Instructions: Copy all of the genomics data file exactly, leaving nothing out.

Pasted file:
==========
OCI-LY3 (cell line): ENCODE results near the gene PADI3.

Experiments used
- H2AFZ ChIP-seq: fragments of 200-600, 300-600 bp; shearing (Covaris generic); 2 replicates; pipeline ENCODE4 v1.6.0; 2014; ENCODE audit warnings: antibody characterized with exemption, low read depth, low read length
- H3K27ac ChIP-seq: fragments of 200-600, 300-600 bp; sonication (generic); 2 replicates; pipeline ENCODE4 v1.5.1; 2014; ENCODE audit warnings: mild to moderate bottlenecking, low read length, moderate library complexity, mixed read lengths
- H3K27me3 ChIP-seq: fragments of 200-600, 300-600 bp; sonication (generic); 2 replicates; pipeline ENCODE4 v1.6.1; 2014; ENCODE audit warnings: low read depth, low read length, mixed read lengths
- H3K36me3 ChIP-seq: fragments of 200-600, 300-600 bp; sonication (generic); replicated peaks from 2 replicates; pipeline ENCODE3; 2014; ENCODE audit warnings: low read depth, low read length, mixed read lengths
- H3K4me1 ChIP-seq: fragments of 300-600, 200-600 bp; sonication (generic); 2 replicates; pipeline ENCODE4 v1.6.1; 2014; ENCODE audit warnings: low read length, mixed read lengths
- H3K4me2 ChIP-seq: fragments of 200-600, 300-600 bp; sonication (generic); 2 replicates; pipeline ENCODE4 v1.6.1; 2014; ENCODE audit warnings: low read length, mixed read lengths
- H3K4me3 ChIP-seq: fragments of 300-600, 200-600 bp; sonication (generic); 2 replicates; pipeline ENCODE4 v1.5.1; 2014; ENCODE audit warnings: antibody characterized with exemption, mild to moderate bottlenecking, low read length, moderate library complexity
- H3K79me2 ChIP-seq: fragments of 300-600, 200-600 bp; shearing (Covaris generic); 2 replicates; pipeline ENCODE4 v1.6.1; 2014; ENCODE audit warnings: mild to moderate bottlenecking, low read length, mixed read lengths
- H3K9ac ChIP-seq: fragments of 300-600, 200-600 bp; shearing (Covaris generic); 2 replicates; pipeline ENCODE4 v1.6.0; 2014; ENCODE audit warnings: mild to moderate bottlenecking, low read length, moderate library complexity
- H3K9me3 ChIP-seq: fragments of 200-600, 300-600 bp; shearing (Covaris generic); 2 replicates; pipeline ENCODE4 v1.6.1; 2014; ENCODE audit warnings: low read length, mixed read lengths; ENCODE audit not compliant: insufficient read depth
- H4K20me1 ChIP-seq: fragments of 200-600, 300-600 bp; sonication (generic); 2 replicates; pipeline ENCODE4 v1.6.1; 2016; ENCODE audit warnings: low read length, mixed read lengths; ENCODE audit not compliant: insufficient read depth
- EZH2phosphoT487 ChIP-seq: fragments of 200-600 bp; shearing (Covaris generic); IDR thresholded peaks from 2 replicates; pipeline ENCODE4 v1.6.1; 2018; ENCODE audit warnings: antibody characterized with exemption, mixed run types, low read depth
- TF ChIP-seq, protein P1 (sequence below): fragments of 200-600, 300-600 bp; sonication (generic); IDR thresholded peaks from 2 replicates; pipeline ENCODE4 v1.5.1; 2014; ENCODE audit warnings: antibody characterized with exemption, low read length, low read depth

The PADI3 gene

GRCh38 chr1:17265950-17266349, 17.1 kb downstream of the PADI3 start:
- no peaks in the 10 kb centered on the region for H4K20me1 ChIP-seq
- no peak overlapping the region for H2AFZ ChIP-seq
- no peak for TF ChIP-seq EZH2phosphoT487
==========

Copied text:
OCI-LY3 (cell line): ENCODE results near the gene PADI3.

Experiments used
- H2AFZ ChIP-seq: fragments of 200-600, 300-600 bp; shearing (Covaris generic); 2 replicates; pipeline ENCODE4 v1.6.0; 2014; ENCODE audit warnings: antibody characterized with exemption, low read depth, low read length
- H3K27ac ChIP-seq: fragments of 200-600, 300-600 bp; sonication (generic); 2 replicates; pipeline ENCODE4 v1.5.1; 2014; ENCODE audit warnings: mild to moderate bottlenecking, low read length, moderate library complexity, mixed read lengths
- H3K27me3 ChIP-seq: fragments of 200-600, 300-600 bp; sonication (generic); 2 replicates; pipeline ENCODE4 v1.6.1; 2014; ENCODE audit warnings: low read depth, low read length, mixed read lengths
- H3K36me3 ChIP-seq: fragments of 200-600, 300-600 bp; sonication (generic); replicated peaks from 2 replicates; pipeline ENCODE3; 2014; ENCODE audit warnings: low read depth, low read length, mixed read lengths
- H3K4me1 ChIP-seq: fragments of 300-600, 200-600 bp; sonication (generic); 2 replicates; pipeline ENCODE4 v1.6.1; 2014; ENCODE audit warnings: low read length, mixed read lengths
- H3K4me2 ChIP-seq: fragments of 200-600, 300-600 bp; sonication (generic); 2 replicates; pipeline ENCODE4 v1.6.1; 2014; ENCODE audit warnings: low read length, mixed read lengths
- H3K4me3 ChIP-seq: fragments of 300-600, 200-600 bp; sonication (generic); 2 replicates; pipeline ENCODE4 v1.5.1; 2014; ENCODE audit warnings: antibody characterized with exemption, mild to moderate bottlenecking, low read length, moderate library complexity
- H3K79me2 ChIP-seq: fragments of 300-600, 200-600 bp; shearing (Covaris generic); 2 replicates; pipeline ENCODE4 v1.6.1; 2014; ENCODE audit warnings: mild to moderate bottlenecking, low read length, mixed read lengths
- H3K9ac ChIP-seq: fragments of 300-600, 200-600 bp; shearing (Covaris generic); 2 replicates; pipeline ENCODE4 v1.6.0; 2014; ENCODE audit warnings: mild to moderate bottlenecking, low read length, moderate library complexity
- H3K9me3 ChIP-seq: fragments of 200-600, 300-600 bp; shearing (Covaris generic); 2 replicates; pipeline ENCODE4 v1.6.1; 2014; ENCODE audit warnings: low read length, mixed read lengths; ENCODE audit not compliant: insufficient read depth
- H4K20me1 ChIP-seq: fragments of 200-600, 300-600 bp; sonication (generic); 2 replicates; pipeline ENCODE4 v1.6.1; 2016; ENCODE audit warnings: low read length, mixed read lengths; ENCODE audit not compliant: insufficient read depth
- EZH2phosphoT487 ChIP-seq: fragments of 200-600 bp; shearing (Covaris generic); IDR thresholded peaks from 2 replicates; pipeline ENCODE4 v1.6.1; 2018; ENCODE audit warnings: antibody characterized with exemption, mixed run types, low read depth
- TF ChIP-seq, protein P1 (sequence below): fragments of 200-600, 300-600 bp; sonication (generic); IDR thresholded peaks from 2 replicates; pipeline ENCODE4 v1.5.1; 2014; ENCODE audit warnings: antibody characterized with exemption, low read length, low read depth

The PADI3 gene

GRCh38 chr1:17265950-17266349, 17.1 kb downstream of the PADI3 start:
- no peaks in the 10 kb centered on the region for H4K20me1 ChIP-seq
- no peak overlapping the region for H2AFZ ChIP-seq
- no peak for TF ChIP-seq EZH2phosphoT487